Eddie Olczyk finished his chemotherapy on Feb. 21. Then he had to wait nearly six weeks for his final scans to determine if the cancer was indeed gone.
“I don’t know what those scans are going to say and I’m scared still,” he said on March 2. “What will they say? What are they going to tell me?”
Well, because of emergency hernia surgery, Olczyk had his scans early — and he got the news he and so many in the hockey world had been waiting for. He’s cancer-free.
“I’ve had enough crying to last me a lifetime,” Olczyk said on NBC Sports Chicago on Thursday night. “I got the call on March 14 at 5:07 p.m. letting me know my scans were clear. And I never heard a better phrase in my life. I’m now 10 days on with the rest of my life.”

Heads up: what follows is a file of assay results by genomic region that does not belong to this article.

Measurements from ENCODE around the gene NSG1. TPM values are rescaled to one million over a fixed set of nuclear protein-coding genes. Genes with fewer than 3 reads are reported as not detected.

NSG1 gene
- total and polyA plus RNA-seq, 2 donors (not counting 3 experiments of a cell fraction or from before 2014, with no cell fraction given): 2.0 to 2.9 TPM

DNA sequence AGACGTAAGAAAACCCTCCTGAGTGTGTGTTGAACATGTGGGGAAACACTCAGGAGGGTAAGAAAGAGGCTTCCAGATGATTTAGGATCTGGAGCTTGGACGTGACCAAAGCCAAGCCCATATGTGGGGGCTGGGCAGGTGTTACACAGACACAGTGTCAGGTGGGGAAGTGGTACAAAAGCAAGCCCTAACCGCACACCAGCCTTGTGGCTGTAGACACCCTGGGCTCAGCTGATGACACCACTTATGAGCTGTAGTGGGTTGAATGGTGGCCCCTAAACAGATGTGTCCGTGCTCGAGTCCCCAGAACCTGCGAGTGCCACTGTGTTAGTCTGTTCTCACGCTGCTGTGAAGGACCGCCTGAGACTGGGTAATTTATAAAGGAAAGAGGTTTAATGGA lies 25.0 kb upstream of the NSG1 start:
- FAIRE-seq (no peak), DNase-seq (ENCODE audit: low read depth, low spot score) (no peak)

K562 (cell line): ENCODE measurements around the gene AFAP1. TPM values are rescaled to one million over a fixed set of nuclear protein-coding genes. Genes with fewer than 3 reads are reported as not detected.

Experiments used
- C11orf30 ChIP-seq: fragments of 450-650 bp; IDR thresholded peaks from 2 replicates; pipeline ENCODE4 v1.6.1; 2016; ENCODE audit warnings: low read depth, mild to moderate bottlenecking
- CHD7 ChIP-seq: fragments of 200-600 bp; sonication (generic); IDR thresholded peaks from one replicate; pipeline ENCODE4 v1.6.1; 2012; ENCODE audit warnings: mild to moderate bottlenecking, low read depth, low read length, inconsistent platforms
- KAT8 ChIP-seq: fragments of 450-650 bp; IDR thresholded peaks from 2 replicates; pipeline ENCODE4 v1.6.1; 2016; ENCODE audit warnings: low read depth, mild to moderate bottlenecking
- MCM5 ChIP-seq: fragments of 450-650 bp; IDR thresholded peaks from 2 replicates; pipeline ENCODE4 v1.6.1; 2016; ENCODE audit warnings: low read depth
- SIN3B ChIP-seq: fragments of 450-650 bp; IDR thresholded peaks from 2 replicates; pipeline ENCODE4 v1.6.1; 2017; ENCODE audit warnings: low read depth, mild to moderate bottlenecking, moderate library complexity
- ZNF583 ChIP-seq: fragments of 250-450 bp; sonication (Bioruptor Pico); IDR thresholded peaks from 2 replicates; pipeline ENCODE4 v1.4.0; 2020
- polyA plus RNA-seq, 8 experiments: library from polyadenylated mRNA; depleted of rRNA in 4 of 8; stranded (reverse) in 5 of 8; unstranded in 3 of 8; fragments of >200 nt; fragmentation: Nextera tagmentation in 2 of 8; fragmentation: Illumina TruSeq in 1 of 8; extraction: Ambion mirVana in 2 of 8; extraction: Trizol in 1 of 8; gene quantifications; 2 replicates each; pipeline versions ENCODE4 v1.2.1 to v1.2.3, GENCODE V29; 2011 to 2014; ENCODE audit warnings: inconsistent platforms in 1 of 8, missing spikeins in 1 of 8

Olczyk offered a lengthy list of thank-yous, from Blackhawks players, staff and management to his friends in the hockey and horse-racing communities, particularly broadcast partner Pat Foley.
“We beat this thing,” Olczyk said. “And I say ‘we’ because it has been a team effort. … We all beat this and I’m so thankful for all the support and prayers — they worked. I’m proud to stand here before everybody and say we beat this thing.”
Olczyk fought a very public battle with colon cancer, having 23 lymph nodes and 14 inches of his colon removed, then enduring a dozen 48-hour chemo sessions, still calling games whenever possible. He hoped to serve as an inspiration for others.
“Anybody that takes chemo is way tougher than they ever thought they were,” Olczyk said earlier in the month. “Look, I played a long time in the league and I’m very proud of my career. It’s hard to play in the NHL. I was never known as a tough player, I know that. But what I proved to myself is that I’m way tougher than I ever thought I was.”
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